metter; and he went to the spot from whence the sounds proceeded, and there, seated on the bank, beheld one of the most animated of the scenes which SUMMER affords, that is the washing of the sheep, preparatory to shearing. There, in the clear water, which flowed and rippled away over pebbles as bright and glistening as though they were made of pure gold, and all that is most beautiful and precious, stood the sturdy shepherds, who caught the frightened and struggling sheep, as they were driven and pushed from off the bank by the yelping dogs, and holloaing men, and laughing boys and girls, who from many a cottage round about had come forth into the bright sunshine to see and to share in the fun; they plunged and rolled them over and over, until their fleeces became as white, almost, as the driven snow, and then they were released, and went, shaking themselves and bleating piteously, to the opposite bank, where the breeze and the sunshine soon dried them again; and no doubt they felt all the more comfortable for their washing, as children always do; although, like the poor silly sheep, they frequently struggle and make a great noise while this process, so necessary to health, is going on. But we must now leave the stream, and follow the child in his pleasant wanderings with SUMMER:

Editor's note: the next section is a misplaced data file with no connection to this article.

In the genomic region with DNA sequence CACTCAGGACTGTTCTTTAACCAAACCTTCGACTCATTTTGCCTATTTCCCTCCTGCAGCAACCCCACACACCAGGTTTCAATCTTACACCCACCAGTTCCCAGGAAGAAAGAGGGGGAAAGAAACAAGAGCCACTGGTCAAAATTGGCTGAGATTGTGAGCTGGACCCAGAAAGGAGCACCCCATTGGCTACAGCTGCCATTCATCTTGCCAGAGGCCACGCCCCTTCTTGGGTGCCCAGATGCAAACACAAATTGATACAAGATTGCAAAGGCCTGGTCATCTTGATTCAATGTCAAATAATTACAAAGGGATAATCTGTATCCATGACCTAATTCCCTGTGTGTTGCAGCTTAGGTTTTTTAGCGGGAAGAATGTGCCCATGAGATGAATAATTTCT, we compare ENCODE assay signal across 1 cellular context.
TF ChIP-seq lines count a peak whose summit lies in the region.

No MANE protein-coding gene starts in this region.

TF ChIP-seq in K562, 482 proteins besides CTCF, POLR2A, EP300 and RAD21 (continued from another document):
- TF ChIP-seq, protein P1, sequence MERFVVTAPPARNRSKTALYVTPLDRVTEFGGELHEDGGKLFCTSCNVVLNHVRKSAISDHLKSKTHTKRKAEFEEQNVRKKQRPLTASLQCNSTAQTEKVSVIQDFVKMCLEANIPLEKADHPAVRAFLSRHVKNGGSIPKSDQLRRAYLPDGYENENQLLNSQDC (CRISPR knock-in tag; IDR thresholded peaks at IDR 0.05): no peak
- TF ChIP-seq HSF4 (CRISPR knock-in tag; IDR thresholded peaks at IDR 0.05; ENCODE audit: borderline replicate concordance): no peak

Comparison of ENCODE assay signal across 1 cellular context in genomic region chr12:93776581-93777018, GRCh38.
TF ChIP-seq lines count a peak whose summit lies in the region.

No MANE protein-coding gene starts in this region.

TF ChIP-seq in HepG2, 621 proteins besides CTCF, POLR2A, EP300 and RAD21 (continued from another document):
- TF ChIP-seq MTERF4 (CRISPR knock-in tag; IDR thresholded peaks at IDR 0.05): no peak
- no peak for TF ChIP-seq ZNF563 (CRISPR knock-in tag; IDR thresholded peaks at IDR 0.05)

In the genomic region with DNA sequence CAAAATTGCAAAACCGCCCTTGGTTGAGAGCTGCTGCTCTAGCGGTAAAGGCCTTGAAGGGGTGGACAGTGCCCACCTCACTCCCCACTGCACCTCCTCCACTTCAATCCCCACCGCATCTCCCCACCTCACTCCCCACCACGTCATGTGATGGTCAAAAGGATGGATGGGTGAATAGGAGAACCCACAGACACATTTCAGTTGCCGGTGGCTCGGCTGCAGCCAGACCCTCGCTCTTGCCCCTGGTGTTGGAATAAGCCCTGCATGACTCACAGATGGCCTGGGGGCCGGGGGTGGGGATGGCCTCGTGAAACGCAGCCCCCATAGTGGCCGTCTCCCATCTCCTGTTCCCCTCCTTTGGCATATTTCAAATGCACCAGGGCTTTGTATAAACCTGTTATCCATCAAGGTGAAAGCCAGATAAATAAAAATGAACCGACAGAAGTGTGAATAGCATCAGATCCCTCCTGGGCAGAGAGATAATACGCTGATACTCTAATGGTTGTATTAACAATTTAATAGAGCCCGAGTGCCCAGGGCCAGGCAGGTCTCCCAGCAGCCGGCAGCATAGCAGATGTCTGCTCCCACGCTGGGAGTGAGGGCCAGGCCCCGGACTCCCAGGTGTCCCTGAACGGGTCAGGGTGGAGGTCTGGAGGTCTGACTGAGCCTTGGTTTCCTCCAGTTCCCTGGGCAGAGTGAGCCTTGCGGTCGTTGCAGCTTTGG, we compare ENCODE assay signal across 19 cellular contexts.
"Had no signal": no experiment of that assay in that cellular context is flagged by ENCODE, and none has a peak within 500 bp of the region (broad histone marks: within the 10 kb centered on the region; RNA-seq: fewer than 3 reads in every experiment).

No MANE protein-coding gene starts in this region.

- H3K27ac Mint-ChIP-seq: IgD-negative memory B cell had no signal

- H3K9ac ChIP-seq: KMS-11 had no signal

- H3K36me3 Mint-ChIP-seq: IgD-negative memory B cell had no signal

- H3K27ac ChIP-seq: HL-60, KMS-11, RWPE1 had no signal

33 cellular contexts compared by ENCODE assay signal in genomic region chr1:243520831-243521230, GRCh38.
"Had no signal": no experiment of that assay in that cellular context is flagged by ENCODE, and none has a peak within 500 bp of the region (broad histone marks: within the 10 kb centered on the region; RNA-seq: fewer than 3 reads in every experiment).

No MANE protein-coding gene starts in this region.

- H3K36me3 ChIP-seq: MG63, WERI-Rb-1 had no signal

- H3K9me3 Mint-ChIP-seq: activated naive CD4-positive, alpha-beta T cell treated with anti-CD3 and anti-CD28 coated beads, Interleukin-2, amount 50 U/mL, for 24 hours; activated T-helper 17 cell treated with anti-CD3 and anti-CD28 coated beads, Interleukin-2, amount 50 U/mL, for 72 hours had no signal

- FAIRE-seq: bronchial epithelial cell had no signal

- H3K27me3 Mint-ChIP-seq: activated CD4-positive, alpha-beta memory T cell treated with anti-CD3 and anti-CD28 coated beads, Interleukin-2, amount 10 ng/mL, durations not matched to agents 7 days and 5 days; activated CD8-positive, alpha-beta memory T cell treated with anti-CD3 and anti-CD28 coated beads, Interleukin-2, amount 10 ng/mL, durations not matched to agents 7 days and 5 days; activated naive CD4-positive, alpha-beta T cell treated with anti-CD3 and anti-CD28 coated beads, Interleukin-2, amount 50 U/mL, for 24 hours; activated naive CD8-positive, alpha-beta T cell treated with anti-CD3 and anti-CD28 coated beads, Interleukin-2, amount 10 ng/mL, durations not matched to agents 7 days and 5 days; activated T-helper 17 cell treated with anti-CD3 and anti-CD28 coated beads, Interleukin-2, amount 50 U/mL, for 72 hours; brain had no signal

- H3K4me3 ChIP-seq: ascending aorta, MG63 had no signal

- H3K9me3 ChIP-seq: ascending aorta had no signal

Many a day, many a day,